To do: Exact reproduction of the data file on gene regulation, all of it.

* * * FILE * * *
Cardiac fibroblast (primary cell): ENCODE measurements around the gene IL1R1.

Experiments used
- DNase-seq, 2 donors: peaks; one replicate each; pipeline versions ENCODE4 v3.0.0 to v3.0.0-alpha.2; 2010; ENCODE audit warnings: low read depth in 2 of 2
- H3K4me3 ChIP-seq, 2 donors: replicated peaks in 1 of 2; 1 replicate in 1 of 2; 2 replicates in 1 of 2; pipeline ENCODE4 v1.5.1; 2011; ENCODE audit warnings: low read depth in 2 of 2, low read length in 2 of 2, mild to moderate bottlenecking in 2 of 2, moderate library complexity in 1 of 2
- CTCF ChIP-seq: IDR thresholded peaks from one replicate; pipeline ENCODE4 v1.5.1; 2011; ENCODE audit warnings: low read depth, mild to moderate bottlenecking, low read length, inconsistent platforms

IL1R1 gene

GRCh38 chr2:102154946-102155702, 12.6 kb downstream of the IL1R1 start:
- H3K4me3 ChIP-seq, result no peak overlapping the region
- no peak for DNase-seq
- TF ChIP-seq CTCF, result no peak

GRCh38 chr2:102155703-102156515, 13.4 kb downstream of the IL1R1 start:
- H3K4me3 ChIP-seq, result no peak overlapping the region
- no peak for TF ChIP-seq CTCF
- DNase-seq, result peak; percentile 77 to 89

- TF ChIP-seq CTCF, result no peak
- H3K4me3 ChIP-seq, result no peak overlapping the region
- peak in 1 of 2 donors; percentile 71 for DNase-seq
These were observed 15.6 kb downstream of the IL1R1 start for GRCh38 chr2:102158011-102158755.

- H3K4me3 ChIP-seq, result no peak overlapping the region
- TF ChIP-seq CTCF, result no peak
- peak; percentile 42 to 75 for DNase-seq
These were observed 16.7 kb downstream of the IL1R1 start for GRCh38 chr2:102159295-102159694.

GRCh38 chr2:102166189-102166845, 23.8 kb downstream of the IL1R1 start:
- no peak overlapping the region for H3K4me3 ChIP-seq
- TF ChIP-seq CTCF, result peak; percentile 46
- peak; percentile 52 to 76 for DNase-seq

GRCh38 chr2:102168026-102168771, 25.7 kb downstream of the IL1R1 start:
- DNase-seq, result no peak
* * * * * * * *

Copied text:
Cardiac fibroblast (primary cell): ENCODE measurements around the gene IL1R1.

Experiments used
- DNase-seq, 2 donors: peaks; one replicate each; pipeline versions ENCODE4 v3.0.0 to v3.0.0-alpha.2; 2010; ENCODE audit warnings: low read depth in 2 of 2
- H3K4me3 ChIP-seq, 2 donors: replicated peaks in 1 of 2; 1 replicate in 1 of 2; 2 replicates in 1 of 2; pipeline ENCODE4 v1.5.1; 2011; ENCODE audit warnings: low read depth in 2 of 2, low read length in 2 of 2, mild to moderate bottlenecking in 2 of 2, moderate library complexity in 1 of 2
- CTCF ChIP-seq: IDR thresholded peaks from one replicate; pipeline ENCODE4 v1.5.1; 2011; ENCODE audit warnings: low read depth, mild to moderate bottlenecking, low read length, inconsistent platforms

IL1R1 gene

GRCh38 chr2:102154946-102155702, 12.6 kb downstream of the IL1R1 start:
- H3K4me3 ChIP-seq, result no peak overlapping the region
- no peak for DNase-seq
- TF ChIP-seq CTCF, result no peak

GRCh38 chr2:102155703-102156515, 13.4 kb downstream of the IL1R1 start:
- H3K4me3 ChIP-seq, result no peak overlapping the region
- no peak for TF ChIP-seq CTCF
- DNase-seq, result peak; percentile 77 to 89

- TF ChIP-seq CTCF, result no peak
- H3K4me3 ChIP-seq, result no peak overlapping the region
- peak in 1 of 2 donors; percentile 71 for DNase-seq
These were observed 15.6 kb downstream of the IL1R1 start for GRCh38 chr2:102158011-102158755.

- H3K4me3 ChIP-seq, result no peak overlapping the region
- TF ChIP-seq CTCF, result no peak
- peak; percentile 42 to 75 for DNase-seq
These were observed 16.7 kb downstream of the IL1R1 start for GRCh38 chr2:102159295-102159694.

GRCh38 chr2:102166189-102166845, 23.8 kb downstream of the IL1R1 start:
- no peak overlapping the region for H3K4me3 ChIP-seq
- TF ChIP-seq CTCF, result peak; percentile 46
- peak; percentile 52 to 76 for DNase-seq

GRCh38 chr2:102168026-102168771, 25.7 kb downstream of the IL1R1 start:
- DNase-seq, result no peak